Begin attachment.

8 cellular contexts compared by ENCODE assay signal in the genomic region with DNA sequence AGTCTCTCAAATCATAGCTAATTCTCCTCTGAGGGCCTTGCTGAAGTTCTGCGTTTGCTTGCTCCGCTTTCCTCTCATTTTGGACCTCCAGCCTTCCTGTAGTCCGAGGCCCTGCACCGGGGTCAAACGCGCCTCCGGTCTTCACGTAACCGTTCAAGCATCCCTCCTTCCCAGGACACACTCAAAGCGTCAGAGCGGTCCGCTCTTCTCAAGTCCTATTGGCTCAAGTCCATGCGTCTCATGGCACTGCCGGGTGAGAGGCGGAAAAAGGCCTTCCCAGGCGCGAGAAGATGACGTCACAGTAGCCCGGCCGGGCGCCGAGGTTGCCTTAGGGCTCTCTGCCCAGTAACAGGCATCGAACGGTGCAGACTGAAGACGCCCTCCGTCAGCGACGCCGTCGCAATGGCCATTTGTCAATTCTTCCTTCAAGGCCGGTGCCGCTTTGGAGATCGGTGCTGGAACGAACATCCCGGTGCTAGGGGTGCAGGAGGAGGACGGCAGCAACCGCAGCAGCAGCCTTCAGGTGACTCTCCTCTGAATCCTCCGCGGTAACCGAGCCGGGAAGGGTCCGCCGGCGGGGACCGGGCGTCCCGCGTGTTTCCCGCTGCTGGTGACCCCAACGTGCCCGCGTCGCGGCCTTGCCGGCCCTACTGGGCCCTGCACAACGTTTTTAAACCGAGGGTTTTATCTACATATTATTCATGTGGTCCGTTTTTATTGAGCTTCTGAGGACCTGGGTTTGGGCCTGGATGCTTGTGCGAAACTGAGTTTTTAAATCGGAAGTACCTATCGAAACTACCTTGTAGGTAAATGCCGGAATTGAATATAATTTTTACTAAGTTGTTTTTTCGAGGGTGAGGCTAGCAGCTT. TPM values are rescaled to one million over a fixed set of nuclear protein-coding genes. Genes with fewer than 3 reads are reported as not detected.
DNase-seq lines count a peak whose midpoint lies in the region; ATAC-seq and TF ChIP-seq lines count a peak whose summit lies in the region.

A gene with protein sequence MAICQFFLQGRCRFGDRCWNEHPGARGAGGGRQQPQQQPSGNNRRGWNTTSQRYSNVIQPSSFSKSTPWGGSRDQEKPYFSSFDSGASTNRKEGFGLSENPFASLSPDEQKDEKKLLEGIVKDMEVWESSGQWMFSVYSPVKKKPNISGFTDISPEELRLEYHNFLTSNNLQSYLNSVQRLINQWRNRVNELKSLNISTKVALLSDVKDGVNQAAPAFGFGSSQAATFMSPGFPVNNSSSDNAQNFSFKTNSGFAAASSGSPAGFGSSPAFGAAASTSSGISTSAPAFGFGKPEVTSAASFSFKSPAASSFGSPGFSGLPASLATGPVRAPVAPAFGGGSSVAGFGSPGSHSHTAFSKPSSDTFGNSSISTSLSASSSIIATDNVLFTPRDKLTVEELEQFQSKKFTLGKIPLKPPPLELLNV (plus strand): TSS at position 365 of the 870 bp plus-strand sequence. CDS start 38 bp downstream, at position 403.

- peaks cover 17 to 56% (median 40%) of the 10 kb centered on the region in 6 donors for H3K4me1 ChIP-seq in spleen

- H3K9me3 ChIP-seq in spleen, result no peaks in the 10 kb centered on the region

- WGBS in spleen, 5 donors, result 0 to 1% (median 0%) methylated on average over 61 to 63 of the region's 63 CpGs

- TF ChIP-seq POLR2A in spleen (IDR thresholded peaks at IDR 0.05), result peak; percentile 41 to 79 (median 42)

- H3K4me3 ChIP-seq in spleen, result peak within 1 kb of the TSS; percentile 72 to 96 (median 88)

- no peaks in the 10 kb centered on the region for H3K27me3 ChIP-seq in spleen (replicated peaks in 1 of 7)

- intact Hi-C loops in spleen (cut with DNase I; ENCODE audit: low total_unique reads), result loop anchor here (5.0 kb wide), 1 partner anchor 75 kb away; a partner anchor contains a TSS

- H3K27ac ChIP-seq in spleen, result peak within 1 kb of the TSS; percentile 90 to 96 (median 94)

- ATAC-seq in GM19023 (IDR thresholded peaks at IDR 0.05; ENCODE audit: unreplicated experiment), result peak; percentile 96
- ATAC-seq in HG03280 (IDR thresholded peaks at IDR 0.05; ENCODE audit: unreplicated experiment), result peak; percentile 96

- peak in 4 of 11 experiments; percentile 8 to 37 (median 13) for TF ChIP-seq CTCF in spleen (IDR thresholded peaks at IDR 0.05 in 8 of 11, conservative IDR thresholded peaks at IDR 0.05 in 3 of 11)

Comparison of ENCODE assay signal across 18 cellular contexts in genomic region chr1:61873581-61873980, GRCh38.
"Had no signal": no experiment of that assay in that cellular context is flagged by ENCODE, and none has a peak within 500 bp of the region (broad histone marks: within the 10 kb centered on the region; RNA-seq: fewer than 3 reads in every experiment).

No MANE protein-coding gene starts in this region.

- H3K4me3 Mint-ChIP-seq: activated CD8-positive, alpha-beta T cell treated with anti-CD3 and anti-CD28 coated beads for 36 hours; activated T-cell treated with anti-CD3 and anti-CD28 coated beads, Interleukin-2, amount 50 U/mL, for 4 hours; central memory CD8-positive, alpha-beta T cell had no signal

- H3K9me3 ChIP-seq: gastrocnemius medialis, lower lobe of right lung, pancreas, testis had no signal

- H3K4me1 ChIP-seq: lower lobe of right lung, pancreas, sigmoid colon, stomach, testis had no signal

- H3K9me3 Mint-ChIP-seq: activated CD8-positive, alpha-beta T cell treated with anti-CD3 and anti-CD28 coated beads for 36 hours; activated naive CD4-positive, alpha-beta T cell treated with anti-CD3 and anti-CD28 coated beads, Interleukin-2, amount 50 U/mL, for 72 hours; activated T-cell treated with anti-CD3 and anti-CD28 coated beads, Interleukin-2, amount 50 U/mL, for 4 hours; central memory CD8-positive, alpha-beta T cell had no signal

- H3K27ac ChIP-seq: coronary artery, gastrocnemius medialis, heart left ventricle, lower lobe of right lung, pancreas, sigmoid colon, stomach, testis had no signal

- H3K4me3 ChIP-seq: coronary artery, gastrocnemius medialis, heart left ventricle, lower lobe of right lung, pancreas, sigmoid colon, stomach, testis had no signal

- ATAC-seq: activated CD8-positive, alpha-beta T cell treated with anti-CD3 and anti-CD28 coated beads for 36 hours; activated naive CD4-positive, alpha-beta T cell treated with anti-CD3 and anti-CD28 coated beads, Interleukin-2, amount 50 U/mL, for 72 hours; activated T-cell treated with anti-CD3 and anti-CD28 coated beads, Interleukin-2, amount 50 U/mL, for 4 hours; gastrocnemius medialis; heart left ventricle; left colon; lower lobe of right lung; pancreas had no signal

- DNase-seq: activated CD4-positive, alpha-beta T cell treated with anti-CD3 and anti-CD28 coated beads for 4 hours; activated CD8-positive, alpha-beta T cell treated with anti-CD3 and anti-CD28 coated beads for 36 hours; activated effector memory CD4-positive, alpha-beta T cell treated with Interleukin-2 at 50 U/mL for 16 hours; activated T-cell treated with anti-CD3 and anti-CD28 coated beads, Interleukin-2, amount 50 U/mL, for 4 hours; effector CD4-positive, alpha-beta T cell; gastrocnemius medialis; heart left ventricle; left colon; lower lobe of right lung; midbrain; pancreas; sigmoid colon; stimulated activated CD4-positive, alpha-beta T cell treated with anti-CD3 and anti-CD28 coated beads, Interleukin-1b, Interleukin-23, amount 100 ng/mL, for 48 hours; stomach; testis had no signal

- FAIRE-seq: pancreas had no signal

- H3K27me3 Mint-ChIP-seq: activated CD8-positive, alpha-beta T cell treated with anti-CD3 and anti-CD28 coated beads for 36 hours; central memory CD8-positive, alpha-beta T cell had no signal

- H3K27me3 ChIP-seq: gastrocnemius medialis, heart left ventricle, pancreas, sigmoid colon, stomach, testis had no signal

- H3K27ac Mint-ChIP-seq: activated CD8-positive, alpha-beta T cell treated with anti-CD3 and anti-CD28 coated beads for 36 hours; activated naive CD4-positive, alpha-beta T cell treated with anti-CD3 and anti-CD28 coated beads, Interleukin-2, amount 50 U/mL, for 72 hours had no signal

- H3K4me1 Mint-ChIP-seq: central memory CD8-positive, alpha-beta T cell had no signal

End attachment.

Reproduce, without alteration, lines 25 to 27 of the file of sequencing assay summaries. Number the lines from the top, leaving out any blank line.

- DNase-seq: activated CD4-positive, alpha-beta T cell treated with anti-CD3 and anti-CD28 coated beads for 4 hours; activated CD8-positive, alpha-beta T cell treated with anti-CD3 and anti-CD28 coated beads for 36 hours; activated effector memory CD4-positive, alpha-beta T cell treated with Interleukin-2 at 50 U/mL for 16 hours; activated T-cell treated with anti-CD3 and anti-CD28 coated beads, Interleukin-2, amount 50 U/mL, for 4 hours; effector CD4-positive, alpha-beta T cell; gastrocnemius medialis; heart left ventricle; left colon; lower lobe of right lung; midbrain; pancreas; sigmoid colon; stimulated activated CD4-positive, alpha-beta T cell treated with anti-CD3 and anti-CD28 coated beads, Interleukin-1b, Interleukin-23, amount 100 ng/mL, for 48 hours; stomach; testis had no signal

- FAIRE-seq: pancreas had no signal

- H3K27me3 Mint-ChIP-seq: activated CD8-positive, alpha-beta T cell treated with anti-CD3 and anti-CD28 coated beads for 36 hours; central memory CD8-positive, alpha-beta T cell had no signal